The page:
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The United States is the only industrialized country where suicides have been continually on the rise, and many believe the numbers are still underestimated due to how deaths by suicide are classified. To be ruled suicide, the intent to die must have been communicated. This makes deaths such as those by overdose difficult to properly account for because it is difficult to tell if the overdose was accidental or intentional.

Currently, suicide is the 10th leading cause of death in the country. The rate of death by suicide is two and a half times higher than that of homicides and has seen a steady increase since 1999. The group that has seen the highest increase is white, middle-aged males, a statistic that is also reflected locally.

So far this year there have been six suicides in Indiana County. Last year 18 were recorded. Of the six, five have been males, and the victims have ranged in age from 14 to 83.

“Just like nationally, though, we believe the number may be higher due to circumstances such as overdoses,” said Dr. Ralph May, a psychologist at the Community Guidance Center.

May and Dr. Joseph Buzogany of Indiana Regional Medical Center presented “Mental Notes: Suicide Prevention” Wednesday night at the Rustic Lodge in White Township.

Indiana County fits the bill for other national statistics as well. Studies have shown that suicide rates in rural areas are higher than in urban areas. Reasons include increased chances of isolation and easier access to firearms, which is one of the most common methods of suicide.

More overarching factors are seen in most people who express suicidal ideation. Factors such as drug or alcohol addiction and untreated mental health issues have a heavy affect on those who are contemplating suicide, May said.

There are several methods and risk assessments that doctors use when a patient expresses thoughts of suicide. These assessments allow doctors to analyze patients’ responses to questions and judge what sort of treatment and steps to take to help them.

Buzogany, a psychiatrist with IRMC, spoke on treatments for patients.

“It’s important to ask people if they’re suicidal. I always ask my patients if they feel suicidal or homicidal on every visit, even if they walk in looking happy. Some always tell me ‘no’ every time and ask me why I ask them the same question at every appointment and I always tell them ‘because some people say yes.’ So it doesn’t matter what they look like outwardly, I always ask.”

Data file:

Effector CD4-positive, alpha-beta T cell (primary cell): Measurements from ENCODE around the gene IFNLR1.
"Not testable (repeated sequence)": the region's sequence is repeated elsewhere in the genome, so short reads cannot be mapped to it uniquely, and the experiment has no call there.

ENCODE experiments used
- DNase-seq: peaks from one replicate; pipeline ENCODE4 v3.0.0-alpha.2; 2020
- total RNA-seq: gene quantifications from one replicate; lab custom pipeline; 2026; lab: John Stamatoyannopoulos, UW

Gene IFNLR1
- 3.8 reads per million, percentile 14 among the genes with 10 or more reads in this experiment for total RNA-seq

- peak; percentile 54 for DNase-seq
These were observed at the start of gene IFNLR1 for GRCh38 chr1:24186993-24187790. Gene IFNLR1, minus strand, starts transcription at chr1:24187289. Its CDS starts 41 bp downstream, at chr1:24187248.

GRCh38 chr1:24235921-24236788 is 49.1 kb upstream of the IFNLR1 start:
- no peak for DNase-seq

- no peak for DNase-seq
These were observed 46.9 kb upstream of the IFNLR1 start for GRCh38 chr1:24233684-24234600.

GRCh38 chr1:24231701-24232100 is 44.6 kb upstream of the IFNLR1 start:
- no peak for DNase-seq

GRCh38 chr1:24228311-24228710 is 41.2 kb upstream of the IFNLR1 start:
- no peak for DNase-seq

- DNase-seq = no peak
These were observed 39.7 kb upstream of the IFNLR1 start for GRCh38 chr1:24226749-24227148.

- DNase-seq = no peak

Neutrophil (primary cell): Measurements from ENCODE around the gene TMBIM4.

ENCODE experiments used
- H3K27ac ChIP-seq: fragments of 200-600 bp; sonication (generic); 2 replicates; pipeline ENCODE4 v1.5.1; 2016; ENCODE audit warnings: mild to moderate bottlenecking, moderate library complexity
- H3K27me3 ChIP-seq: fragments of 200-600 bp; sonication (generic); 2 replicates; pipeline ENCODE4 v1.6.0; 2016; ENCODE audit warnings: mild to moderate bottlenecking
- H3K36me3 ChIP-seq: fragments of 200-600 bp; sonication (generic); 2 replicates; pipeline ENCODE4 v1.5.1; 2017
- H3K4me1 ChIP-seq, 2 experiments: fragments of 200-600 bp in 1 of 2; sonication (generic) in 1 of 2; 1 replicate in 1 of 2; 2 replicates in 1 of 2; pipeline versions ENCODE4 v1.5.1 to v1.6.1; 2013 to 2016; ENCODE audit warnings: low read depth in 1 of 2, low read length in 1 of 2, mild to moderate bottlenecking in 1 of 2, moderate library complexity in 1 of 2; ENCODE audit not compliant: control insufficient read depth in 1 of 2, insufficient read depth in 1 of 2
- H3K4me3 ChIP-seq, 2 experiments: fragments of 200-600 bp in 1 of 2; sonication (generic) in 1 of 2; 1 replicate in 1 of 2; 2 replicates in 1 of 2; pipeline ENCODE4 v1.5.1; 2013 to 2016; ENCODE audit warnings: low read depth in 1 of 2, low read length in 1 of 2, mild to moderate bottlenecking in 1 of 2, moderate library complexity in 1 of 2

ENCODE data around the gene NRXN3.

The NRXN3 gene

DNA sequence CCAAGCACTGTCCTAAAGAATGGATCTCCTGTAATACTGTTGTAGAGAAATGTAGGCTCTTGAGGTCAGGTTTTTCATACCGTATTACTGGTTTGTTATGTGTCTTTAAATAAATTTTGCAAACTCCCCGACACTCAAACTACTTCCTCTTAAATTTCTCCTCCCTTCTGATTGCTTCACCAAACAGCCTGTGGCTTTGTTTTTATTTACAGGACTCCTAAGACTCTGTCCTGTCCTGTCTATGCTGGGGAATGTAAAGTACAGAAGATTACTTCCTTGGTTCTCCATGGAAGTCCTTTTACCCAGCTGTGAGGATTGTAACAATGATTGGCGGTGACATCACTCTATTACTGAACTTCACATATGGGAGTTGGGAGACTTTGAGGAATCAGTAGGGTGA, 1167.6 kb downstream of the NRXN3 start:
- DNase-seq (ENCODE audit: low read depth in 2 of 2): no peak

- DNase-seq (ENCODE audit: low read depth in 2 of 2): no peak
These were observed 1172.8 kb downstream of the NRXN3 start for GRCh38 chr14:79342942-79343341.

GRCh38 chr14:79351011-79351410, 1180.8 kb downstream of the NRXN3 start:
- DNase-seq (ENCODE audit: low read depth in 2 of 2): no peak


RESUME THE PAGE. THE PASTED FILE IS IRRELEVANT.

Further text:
May also stressed the importance of routinely talking about suicide.

“If you notice someone acting down or talking in a way that seems off, ask them outright if they’ve thought about suicide. Sometimes people just need the prompt to talk about it. And when they do talk, listen,” May said.

Many times people who are having these thoughts will keep them to themselves out of embarrassment or fear of being “locked away,” May said.

May and Buzogany agree that these questions should be standard protocol for any doctor’s visit, even if the person seems healthy.

“It’s important to make it something people talk about and aren’t afraid to get help for,” said May.

Talk turned to other methods of prevention as well as noticing signs in those around you. While suicide is complex and not all people show signs of ideation, a majority of the cases do, May said. The most common examples are feelings of hopelessness and worthlessness, that life is no longer worth living.

“One very telling sign is acting as though they are perceived as a burden,” said May. “If they’re saying things like ‘things would be better off if I wasn’t here’ or ‘it would be better if I were just gone,’ it’s a good chance they’re at least thinking about it. Talk like this very common in those who are suicidal. Ask and pay attention when people are talking like this.”

Buzogany also talked about a certain mindset that those who are suicidal tend to get stuck in.

“No one would rather be dead if there was an alternative. When someone is truly suicidal, the chemicals in their brain have convinced them that there is absolutely no alternative and even the good things that happen to them do not matter. It’s important to recognize when someone is in this state and buy as much time as we can to get them help to work on it,” Buzogany said.

The presentation included resources that are available in Indiana County. The Suicide Task Force offers services as well as classes and workshops to help people recognize a crisis situation. One such training is QPR, a topic that was touched on in the presentation. QPR stands for Question, Persuade and Refer, three steps that can help save someone from committing suicide. These steps can help a person identify a crisis, question the person, persuade them to seek help, offer hope and then help refer them to the proper resources. Training is available for QPR through the task force and more information and scheduling are available by calling Brandy King at (724) 463-8200.

A 24/7 crisis hotline can be reached at 1-877-333-2470.

However, both May and Buzogany stressed that in an emergency situation where someone is actively attempting harm, it is imperative for you to leave the situation and call 911 immediately.

“Do not engage with someone in this type of emergency situation,” Buzogany said. “Anyone who is in the mental state to harm themselves with a loaded weapon may turn it on others. It’s important to keep yourself safe as well as get the proper authorities involved.”

For more information on the services provided by the task force, including information on upcoming events and seminars, visit www.stf32.com.